Wednesday, August 05, 2009

More fun than a barrel of nukes

My favorite nonfiction book of all time is The Making of the Atomic Bomb. Telling a story that combines brilliant individuals, the biggest scientific endeavor of all time and intense political drama, it is hard to go wrong, but author Richard Rhodes knocked it out of the park with this phone book sized opus. It is, I believe, the only nonfiction book I have read three times.

Loving the subject matter and having had success with some of her other histories, I had to try Diana Preston's Before the Fallout, which covers much of the same ground. The Preston book is much shorter and has a tighter bibliographic focus that the Rhodes book. While the achievements of the scientists lies at the core of the Preston book, it doesn't go into the intense detail that the Rhodes book does. You won't see the extensive reporting on weapons design that you will find in the Rhodes book, but you will get a close look at the community of science that discovered the secrets and created the ideas that led to the bomb.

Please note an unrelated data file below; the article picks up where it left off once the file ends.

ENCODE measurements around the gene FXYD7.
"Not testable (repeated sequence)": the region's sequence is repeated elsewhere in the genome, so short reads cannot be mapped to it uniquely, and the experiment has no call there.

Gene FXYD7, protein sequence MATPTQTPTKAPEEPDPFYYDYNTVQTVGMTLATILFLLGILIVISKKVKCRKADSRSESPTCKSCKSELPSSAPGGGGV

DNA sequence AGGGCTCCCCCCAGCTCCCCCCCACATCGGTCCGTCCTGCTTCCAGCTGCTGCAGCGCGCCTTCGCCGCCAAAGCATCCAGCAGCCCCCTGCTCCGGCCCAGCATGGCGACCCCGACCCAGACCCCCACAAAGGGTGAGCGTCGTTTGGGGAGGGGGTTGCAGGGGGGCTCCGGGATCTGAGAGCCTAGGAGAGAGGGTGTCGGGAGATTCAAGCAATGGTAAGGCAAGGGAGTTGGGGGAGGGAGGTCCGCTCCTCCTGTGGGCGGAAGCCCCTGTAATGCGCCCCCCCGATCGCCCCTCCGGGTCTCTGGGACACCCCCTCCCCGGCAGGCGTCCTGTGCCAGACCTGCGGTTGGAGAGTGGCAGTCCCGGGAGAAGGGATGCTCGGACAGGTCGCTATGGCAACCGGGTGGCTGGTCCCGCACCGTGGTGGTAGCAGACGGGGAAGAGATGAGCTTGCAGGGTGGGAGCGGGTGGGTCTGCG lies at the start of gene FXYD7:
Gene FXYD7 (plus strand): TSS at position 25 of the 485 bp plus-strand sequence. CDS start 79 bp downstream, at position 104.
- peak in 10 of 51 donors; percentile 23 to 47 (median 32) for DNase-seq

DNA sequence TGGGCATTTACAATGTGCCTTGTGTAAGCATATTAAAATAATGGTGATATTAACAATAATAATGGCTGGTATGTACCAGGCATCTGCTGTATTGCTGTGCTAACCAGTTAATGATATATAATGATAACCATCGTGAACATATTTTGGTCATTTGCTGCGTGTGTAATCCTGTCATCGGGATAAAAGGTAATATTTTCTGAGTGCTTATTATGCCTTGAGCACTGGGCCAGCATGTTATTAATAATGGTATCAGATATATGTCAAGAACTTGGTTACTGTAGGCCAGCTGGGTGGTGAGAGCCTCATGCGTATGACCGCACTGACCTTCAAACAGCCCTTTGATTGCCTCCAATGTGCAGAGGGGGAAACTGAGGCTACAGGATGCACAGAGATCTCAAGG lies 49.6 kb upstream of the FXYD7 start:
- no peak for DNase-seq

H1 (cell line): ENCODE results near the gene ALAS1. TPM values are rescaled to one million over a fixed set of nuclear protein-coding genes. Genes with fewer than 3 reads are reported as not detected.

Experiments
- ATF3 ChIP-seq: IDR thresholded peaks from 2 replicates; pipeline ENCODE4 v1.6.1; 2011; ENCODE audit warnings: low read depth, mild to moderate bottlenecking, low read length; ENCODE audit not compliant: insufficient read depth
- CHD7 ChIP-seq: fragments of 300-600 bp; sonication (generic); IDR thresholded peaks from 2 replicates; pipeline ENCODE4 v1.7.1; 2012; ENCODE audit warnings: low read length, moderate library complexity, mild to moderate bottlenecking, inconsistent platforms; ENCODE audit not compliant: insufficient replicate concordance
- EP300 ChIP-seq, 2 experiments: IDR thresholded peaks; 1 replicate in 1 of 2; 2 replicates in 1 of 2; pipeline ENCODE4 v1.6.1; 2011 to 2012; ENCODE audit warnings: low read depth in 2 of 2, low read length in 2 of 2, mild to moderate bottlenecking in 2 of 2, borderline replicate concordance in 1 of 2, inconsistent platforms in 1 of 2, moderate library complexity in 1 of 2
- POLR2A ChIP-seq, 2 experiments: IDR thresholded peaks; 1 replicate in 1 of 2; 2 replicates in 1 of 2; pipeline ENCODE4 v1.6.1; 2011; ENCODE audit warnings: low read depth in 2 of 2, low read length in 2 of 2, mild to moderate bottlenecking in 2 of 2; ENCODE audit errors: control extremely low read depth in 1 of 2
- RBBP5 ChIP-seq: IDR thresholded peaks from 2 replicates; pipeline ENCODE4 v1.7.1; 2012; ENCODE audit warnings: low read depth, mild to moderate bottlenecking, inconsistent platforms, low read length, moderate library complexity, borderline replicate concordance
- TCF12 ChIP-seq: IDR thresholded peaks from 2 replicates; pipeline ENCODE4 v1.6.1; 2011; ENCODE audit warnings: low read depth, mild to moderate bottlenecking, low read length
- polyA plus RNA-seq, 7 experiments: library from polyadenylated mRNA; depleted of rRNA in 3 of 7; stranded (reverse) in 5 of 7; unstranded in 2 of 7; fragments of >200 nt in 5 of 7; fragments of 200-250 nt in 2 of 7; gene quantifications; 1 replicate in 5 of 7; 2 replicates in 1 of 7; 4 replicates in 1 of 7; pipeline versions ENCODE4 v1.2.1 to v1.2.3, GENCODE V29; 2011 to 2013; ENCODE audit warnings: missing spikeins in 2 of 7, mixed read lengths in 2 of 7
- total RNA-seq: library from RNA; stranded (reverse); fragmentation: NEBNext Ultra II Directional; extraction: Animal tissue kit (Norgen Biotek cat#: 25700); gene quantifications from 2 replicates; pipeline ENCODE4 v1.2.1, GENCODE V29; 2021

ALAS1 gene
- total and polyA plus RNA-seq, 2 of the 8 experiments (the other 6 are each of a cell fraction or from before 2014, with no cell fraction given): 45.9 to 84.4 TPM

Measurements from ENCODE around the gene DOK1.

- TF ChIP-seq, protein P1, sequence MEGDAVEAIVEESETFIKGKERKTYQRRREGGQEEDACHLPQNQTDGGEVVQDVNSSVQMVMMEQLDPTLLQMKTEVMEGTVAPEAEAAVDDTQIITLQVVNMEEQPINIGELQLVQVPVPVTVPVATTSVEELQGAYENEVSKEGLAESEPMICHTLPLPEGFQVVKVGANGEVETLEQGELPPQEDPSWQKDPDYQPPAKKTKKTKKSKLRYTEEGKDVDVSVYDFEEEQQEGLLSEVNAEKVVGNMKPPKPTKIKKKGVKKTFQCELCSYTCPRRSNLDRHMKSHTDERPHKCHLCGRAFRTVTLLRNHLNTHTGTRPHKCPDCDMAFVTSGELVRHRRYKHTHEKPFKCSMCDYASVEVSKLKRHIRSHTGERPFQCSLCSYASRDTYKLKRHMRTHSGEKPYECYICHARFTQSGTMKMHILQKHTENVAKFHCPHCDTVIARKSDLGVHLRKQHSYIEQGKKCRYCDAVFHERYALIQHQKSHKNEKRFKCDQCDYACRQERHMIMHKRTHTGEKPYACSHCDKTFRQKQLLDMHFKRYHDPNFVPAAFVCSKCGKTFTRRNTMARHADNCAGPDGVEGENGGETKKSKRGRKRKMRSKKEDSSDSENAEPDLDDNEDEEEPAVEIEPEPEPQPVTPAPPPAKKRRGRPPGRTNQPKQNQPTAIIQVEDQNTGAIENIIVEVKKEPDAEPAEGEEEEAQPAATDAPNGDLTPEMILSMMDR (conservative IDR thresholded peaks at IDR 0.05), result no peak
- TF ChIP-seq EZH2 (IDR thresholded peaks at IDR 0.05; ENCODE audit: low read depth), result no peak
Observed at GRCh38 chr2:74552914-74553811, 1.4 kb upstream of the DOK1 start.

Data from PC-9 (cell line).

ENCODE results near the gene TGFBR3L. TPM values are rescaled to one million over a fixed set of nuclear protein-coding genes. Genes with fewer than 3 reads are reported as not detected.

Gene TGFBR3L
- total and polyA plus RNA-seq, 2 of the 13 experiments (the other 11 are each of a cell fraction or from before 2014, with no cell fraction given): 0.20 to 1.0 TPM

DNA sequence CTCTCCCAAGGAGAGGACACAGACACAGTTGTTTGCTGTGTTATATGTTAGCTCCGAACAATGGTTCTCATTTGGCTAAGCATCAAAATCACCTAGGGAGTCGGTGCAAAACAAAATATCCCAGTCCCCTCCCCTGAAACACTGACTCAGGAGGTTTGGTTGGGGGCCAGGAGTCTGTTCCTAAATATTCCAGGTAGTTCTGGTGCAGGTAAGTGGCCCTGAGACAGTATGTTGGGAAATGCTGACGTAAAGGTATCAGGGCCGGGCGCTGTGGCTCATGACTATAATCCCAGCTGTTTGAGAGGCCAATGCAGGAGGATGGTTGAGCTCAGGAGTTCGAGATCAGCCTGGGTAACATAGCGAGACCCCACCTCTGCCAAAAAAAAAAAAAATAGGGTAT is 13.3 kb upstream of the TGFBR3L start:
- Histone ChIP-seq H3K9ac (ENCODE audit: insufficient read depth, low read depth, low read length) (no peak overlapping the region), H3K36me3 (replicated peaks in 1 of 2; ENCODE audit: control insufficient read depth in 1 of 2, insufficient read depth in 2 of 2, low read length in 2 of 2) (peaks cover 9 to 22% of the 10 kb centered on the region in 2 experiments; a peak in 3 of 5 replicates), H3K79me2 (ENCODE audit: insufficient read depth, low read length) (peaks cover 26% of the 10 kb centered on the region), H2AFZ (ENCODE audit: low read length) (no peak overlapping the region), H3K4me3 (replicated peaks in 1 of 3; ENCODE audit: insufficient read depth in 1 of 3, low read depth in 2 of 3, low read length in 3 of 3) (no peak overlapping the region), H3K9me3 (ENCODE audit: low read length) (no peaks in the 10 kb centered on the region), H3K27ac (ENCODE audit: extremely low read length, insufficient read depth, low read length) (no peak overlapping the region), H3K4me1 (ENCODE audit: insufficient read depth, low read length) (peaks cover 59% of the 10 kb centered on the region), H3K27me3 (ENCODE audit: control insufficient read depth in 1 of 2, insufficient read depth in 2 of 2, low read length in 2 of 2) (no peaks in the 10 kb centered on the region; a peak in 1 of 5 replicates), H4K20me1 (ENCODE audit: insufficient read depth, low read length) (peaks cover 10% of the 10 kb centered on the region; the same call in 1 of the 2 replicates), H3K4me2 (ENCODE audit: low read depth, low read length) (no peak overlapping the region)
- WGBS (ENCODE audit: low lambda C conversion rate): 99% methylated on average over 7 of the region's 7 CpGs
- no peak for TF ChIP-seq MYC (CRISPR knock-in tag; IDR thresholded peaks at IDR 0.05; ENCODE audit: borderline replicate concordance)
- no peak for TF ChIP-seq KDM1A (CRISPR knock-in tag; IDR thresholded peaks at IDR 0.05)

Preston writes clear, accessible engaging prose and her books cover a wide range of subjects including the Lusitania sinking, the Boxer Rebellion and polar exploration. This one on the Taj Mahal looks quite good as well.


Citizen Reader said...

Have you ever read Jim Ottaviani's nonfiction graphic novel "Fallout"? That might be one of my favorite nonfiction titles of all time; weird, because I normally avoid GNs like the plague. I think maybe because it was the first book about atomic power and physics I ever read that I understood.

Tripp said...

Thanks, that one looks good and no I haven't read it. I like the image of Oppenheimer on the cover.